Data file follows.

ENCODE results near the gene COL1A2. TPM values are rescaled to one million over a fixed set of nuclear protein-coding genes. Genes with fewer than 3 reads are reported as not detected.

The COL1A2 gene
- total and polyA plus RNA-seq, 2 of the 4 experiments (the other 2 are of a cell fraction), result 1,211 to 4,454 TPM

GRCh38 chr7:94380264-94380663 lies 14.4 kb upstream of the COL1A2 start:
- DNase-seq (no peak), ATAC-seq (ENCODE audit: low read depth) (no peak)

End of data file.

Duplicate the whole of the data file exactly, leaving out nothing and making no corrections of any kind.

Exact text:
ENCODE results near the gene COL1A2. TPM values are rescaled to one million over a fixed set of nuclear protein-coding genes. Genes with fewer than 3 reads are reported as not detected.

The COL1A2 gene
- total and polyA plus RNA-seq, 2 of the 4 experiments (the other 2 are of a cell fraction), result 1,211 to 4,454 TPM

GRCh38 chr7:94380264-94380663 lies 14.4 kb upstream of the COL1A2 start:
- DNase-seq (no peak), ATAC-seq (ENCODE audit: low read depth) (no peak)